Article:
Magnesium activates vitamin D

Magnesium is involved in over 350 enzyme processes, including the liver enzymes that convert cholecalciferol into 25-hydroxyvitamin D3. Magnesium also regulates blood levels of vitamin D by raising them when they are low and lowering them when levels are too high.
Because deficiency is quite widespread and it is an overlooked problem, many people have difficulty with regulating their blood levels of vitamin D. They also risk that vitamin D is unable to effectively prevent many diseases. It is therefore vital for your health to get plenty of magnesium and vitamin D and to have the two nutrients in the right balance. The official recommendations for vitamin D intake seem to be too low for overweight and obese people.

  • Vitamin D and magnesium work closely together
  • This is highly important for preventing osteoporosis, infections, cancer, and a number of other diseases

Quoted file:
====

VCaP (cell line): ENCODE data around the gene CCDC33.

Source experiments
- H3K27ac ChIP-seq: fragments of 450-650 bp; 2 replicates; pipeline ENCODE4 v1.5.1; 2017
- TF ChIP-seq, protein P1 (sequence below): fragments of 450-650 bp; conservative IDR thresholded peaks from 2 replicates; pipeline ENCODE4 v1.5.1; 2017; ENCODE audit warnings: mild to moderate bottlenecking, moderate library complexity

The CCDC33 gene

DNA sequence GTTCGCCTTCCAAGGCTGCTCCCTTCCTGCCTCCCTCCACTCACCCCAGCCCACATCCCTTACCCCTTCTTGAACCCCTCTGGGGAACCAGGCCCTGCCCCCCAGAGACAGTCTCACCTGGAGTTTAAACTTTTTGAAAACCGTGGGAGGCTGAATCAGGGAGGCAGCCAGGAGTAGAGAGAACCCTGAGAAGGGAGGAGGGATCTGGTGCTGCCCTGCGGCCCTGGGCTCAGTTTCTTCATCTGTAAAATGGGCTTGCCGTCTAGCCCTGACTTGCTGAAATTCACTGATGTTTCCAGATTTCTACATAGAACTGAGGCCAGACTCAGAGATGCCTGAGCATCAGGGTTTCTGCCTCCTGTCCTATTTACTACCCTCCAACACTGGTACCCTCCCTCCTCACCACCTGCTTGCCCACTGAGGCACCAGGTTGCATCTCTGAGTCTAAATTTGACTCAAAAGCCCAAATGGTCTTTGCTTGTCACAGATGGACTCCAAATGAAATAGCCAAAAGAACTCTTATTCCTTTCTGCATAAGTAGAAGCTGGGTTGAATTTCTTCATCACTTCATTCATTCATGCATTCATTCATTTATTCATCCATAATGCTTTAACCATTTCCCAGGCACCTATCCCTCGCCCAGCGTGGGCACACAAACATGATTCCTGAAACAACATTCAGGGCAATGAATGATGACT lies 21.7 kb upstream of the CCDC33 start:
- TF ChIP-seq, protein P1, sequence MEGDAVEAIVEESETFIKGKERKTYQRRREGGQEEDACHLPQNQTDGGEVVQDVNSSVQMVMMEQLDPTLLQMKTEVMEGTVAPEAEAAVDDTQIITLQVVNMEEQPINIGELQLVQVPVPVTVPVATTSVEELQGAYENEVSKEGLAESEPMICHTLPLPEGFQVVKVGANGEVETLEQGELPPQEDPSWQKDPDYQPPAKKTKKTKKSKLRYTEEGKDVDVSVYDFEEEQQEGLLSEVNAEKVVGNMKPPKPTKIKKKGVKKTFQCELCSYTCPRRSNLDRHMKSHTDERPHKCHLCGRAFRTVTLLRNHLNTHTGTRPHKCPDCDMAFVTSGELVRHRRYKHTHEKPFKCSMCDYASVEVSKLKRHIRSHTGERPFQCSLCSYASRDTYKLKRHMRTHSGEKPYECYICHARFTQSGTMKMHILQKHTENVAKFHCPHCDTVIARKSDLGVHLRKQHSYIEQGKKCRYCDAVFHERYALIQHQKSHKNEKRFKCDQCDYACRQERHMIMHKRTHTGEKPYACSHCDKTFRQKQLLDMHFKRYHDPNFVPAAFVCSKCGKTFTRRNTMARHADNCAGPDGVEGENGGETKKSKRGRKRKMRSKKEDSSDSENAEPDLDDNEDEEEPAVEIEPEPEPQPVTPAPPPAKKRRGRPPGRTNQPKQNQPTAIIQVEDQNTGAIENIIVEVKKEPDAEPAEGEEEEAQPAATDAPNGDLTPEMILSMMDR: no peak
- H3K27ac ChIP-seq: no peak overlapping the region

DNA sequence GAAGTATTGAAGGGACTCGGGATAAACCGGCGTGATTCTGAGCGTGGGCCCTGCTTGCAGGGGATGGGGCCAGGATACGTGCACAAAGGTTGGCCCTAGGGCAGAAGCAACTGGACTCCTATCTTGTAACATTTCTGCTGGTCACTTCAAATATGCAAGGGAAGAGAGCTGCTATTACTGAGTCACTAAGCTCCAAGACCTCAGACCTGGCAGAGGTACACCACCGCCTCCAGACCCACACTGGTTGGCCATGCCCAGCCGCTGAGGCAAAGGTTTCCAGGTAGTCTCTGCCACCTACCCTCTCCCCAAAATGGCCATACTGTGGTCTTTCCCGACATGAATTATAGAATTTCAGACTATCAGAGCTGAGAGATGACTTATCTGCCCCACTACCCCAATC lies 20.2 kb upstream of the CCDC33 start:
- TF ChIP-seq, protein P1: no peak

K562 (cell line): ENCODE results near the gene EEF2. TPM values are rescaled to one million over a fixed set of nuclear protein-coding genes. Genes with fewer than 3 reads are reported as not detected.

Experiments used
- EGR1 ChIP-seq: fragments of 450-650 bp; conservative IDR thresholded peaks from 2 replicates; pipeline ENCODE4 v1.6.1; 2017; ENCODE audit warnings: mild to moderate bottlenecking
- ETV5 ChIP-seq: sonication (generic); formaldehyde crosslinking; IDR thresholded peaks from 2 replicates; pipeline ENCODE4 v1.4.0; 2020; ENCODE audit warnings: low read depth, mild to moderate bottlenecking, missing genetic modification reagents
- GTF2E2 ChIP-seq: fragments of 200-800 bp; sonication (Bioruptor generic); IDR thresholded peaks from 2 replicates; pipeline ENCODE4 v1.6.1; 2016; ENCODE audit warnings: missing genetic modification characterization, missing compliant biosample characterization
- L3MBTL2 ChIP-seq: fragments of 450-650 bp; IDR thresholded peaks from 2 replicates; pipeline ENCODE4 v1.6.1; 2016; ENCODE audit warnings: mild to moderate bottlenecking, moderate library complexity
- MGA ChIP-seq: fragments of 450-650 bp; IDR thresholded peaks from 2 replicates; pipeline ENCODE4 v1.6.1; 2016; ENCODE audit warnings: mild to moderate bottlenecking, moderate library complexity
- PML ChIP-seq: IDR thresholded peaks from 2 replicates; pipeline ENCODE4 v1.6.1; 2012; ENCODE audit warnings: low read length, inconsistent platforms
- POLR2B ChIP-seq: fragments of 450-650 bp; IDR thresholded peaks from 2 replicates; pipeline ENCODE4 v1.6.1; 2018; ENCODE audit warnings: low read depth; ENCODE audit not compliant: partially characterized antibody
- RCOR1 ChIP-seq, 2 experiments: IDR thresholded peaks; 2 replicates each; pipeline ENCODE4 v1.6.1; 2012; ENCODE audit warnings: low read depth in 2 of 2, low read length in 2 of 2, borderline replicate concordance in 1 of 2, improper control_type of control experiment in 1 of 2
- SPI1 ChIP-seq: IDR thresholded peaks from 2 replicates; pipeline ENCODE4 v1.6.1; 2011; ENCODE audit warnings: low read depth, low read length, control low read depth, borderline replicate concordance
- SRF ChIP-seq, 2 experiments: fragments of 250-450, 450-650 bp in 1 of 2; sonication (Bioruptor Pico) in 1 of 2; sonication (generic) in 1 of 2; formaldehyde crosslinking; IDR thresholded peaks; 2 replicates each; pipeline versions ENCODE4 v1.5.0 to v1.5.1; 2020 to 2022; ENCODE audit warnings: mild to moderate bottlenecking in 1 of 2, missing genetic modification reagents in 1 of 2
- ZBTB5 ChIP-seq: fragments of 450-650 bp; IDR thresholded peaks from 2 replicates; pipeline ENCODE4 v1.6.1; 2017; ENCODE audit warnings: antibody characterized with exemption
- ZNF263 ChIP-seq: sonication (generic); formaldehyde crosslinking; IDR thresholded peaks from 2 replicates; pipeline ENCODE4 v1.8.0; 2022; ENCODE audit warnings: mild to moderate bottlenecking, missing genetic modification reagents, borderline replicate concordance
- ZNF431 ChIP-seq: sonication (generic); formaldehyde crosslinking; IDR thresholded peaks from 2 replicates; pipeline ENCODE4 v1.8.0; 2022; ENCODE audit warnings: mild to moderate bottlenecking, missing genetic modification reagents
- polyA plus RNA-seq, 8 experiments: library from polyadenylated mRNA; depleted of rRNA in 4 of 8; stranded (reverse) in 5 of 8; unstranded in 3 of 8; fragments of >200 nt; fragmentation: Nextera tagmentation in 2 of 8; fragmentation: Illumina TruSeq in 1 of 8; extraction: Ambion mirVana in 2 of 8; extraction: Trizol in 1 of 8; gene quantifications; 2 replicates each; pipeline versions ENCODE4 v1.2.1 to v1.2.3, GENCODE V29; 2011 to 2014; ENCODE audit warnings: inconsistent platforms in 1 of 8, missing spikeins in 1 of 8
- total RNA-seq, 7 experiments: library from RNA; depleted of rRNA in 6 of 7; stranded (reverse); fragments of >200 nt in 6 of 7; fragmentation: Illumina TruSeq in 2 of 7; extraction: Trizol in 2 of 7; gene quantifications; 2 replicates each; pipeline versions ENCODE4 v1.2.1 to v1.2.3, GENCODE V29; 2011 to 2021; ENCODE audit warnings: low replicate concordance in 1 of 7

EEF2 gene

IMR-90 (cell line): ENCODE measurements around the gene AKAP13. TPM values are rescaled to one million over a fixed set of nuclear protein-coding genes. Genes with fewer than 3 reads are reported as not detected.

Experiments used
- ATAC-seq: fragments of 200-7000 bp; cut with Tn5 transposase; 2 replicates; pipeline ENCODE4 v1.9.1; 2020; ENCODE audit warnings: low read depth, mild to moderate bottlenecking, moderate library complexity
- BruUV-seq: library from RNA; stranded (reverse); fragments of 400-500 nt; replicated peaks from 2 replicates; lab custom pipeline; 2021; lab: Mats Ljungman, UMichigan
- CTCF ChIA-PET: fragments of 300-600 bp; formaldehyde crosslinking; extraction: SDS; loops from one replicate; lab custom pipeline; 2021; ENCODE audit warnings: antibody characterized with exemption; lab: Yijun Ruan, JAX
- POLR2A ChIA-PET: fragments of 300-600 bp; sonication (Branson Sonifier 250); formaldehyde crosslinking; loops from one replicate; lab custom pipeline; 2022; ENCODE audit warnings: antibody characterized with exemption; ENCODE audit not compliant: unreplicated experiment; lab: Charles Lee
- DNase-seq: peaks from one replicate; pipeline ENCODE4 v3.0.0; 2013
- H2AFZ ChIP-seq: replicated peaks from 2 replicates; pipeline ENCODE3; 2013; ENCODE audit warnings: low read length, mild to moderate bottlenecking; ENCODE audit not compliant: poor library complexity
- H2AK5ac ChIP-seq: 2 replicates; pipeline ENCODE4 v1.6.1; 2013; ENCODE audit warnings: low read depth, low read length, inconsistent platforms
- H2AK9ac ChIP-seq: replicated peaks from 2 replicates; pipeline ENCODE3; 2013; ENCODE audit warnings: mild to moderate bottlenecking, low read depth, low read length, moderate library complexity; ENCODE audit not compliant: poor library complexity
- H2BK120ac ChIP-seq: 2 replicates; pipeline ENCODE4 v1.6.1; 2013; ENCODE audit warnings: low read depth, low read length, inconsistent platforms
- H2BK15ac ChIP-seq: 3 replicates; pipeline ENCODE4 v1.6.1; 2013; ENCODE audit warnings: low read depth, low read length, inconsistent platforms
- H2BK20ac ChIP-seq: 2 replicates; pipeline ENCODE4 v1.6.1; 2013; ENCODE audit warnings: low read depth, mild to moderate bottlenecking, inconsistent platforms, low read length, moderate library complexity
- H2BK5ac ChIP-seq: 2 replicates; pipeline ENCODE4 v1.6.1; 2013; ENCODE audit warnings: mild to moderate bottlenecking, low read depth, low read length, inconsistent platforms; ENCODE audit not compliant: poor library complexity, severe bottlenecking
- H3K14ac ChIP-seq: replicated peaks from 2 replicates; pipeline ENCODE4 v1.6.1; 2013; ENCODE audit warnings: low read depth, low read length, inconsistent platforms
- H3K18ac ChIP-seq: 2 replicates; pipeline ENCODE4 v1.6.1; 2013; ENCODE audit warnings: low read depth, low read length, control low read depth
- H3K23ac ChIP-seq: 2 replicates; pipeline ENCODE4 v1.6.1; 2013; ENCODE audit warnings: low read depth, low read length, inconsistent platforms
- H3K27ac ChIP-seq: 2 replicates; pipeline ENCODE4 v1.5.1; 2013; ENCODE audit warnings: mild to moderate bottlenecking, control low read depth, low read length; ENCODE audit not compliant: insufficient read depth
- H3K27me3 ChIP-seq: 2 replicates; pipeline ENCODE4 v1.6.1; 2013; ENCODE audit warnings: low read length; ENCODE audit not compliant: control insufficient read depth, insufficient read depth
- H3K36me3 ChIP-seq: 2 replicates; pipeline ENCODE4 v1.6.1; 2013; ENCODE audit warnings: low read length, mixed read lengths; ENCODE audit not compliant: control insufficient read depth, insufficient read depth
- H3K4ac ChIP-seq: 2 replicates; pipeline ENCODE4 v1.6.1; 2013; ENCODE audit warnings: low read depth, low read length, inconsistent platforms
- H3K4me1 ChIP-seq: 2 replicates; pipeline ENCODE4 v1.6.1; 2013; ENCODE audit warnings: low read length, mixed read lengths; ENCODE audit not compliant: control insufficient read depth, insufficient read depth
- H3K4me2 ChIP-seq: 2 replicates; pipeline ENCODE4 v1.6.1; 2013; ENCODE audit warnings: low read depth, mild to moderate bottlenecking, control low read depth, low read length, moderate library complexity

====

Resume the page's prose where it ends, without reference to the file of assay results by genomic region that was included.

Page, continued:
• There is evidence that overweight people and diabetics have an increased need for vitamin D and magnesium


Vitamin D3 source Name for vitamin D3 and enzyme activity
Supplements Cholecalciferol
Skin Cholecalciferol
Synthesized from a form of cholesterol called 7-dihydroxycholesterol and UVB rays from sunlight
Egg yolk
Oily fish
25-hydrocholecalciferol D3
Synthesized with help from the enzyme 25-hydroxylase
(requires magnesium)
Kidneys 1,25-dihydroxycholecalciferol D3
Synthesized with help from the enzyme 1-alpha-hydroxylase.
(requires magnesium)


Kate Anderton. Vitamin D supplementation less effective in presence of obesity shows study. News Medical Life Sciences. Feb. 2019

Eleanor Dunlop et al. Vitamin D3 and 25-hydroxivitamin D3 Content of Retail White Fish and Eggs in Australia. Nutrients. 2017

Iowa State University: New promise for diabetics with vitamin D-deficiency. ScienceDaily. 2016

Qi Dai et al. Magnesium status and supplementation influence vitamin D status and metabolism; results from a randomized trial. The American Journal of Clinical Nutrition 2018

Anne Marie Uwitonze, Mohammed S Razzaque. Role of magnesium in Vitamin D Activation and Function. The Journal of the American Osteopathic Association. 2018

American Osteopathic Association. Low magnesium levels make D-vitamin ineffective. ScienceDaily. 2018